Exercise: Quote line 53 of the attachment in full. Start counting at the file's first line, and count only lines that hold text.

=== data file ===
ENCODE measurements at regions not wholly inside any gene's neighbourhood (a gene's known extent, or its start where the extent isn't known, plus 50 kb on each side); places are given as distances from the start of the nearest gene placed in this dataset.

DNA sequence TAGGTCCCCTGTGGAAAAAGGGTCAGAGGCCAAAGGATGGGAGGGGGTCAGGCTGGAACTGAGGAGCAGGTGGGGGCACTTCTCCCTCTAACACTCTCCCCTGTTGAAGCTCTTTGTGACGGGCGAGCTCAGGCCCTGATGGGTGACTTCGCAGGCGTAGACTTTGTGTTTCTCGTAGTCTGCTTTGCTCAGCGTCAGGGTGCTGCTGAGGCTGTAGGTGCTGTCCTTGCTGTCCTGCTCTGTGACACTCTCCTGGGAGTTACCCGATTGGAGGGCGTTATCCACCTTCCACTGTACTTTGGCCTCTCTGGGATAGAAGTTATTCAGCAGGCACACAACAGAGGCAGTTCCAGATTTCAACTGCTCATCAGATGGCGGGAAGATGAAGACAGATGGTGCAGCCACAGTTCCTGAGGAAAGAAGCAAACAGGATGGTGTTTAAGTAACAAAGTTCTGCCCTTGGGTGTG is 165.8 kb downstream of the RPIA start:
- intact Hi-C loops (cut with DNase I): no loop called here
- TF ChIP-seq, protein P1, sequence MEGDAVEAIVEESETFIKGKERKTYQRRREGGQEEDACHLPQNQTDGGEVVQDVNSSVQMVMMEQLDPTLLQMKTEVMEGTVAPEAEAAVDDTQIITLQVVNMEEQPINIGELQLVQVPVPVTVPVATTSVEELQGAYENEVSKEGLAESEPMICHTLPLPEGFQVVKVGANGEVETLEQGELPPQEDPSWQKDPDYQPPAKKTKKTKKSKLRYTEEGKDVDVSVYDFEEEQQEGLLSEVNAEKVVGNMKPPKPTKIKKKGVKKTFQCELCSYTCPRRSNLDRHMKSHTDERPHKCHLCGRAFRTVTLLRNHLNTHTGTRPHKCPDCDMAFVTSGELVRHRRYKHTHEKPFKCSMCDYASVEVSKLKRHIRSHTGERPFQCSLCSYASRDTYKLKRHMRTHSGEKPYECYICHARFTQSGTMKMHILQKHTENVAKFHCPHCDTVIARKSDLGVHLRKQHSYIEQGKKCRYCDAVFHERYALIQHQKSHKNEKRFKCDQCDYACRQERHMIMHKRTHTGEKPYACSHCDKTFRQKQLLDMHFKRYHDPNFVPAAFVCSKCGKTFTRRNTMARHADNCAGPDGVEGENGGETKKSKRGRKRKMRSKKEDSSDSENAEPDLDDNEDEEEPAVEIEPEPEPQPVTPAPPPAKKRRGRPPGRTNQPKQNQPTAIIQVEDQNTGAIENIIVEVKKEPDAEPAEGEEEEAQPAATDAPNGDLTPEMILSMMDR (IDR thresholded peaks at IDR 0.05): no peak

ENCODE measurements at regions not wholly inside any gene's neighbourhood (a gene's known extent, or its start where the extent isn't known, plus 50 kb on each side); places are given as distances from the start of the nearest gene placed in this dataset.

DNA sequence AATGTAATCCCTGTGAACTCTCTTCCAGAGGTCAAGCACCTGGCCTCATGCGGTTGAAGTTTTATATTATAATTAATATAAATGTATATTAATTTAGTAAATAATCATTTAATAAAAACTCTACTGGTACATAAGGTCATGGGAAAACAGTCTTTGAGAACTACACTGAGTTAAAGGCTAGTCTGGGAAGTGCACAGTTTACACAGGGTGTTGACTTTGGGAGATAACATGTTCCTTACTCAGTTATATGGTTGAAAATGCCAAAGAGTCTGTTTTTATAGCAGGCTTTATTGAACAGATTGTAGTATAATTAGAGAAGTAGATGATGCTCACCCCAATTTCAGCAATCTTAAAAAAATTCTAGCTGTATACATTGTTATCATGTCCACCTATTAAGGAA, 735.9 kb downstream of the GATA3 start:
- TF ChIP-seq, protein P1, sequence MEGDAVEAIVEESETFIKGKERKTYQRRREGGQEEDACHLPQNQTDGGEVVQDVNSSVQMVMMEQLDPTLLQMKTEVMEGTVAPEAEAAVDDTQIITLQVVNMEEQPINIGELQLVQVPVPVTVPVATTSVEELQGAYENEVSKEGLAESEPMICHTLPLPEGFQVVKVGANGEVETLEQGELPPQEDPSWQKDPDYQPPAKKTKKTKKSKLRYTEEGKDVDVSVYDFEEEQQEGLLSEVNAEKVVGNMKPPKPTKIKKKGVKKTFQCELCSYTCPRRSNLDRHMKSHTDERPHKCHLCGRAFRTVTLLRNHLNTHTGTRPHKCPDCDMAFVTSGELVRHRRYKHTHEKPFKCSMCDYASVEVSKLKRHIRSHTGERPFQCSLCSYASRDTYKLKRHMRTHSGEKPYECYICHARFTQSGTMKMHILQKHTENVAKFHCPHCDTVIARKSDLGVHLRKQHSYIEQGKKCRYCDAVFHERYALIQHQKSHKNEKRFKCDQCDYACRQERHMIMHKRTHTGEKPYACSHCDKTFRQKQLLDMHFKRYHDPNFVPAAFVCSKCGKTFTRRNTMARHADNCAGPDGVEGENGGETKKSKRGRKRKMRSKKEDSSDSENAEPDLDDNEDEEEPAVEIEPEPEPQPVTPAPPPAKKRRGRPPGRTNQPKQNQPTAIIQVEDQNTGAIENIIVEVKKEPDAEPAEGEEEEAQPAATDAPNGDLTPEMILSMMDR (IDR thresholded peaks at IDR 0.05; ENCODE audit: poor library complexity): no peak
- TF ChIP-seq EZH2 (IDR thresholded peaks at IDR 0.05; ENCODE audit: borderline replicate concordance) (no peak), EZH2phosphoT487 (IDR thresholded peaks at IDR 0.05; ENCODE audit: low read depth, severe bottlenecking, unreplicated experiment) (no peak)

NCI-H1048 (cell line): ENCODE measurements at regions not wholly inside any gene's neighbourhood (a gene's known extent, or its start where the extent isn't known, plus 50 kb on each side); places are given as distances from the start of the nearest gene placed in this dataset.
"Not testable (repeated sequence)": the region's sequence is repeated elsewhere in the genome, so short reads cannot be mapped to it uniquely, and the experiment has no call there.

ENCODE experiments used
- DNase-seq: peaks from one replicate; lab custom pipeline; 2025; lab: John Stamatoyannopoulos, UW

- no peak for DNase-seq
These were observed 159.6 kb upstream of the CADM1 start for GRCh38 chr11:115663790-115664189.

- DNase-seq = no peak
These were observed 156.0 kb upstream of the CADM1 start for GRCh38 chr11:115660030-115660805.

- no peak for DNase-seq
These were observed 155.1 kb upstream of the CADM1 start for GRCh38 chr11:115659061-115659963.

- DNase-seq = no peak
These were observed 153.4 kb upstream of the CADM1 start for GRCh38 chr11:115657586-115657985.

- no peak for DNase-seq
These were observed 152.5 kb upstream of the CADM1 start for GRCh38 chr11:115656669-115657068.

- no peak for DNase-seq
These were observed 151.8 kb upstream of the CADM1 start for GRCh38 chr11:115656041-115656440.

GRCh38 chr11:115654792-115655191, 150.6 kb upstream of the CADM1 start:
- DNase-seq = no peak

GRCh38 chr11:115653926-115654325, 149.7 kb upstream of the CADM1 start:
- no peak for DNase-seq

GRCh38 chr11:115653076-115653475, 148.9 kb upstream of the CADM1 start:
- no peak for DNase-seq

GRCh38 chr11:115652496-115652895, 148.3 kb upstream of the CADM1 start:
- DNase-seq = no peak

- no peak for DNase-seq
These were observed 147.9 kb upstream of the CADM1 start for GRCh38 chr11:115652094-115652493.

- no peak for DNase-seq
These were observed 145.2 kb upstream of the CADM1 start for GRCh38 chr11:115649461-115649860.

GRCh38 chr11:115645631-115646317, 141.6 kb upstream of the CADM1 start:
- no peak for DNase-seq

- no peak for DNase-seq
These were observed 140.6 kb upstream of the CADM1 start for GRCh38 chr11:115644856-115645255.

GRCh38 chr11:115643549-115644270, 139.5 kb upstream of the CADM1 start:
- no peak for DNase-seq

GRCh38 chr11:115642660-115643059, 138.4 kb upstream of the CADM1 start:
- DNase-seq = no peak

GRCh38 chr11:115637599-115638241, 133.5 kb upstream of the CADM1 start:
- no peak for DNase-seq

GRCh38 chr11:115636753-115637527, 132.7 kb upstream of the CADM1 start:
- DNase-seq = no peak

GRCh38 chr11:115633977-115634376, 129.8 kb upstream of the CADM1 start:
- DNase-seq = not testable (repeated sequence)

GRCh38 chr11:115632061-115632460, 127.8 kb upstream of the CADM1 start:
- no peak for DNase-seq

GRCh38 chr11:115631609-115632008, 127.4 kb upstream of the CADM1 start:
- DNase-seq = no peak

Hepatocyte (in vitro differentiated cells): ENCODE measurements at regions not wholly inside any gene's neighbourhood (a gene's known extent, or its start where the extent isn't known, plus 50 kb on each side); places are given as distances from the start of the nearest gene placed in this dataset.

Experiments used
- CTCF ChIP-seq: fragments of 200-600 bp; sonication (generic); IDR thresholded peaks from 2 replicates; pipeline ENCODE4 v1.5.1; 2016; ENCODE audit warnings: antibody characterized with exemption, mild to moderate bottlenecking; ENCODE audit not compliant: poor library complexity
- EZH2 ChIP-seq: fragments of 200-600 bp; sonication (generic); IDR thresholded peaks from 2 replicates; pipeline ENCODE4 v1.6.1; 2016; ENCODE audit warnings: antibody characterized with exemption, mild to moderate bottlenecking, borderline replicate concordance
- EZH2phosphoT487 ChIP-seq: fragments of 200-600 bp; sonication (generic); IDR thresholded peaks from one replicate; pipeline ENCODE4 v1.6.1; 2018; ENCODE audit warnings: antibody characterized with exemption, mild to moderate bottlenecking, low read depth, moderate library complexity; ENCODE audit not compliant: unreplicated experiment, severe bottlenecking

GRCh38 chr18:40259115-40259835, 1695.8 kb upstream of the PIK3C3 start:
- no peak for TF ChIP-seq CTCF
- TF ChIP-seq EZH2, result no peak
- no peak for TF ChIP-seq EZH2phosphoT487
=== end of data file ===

GRCh38 chr11:115631609-115632008, 127.4 kb upstream of the CADM1 start: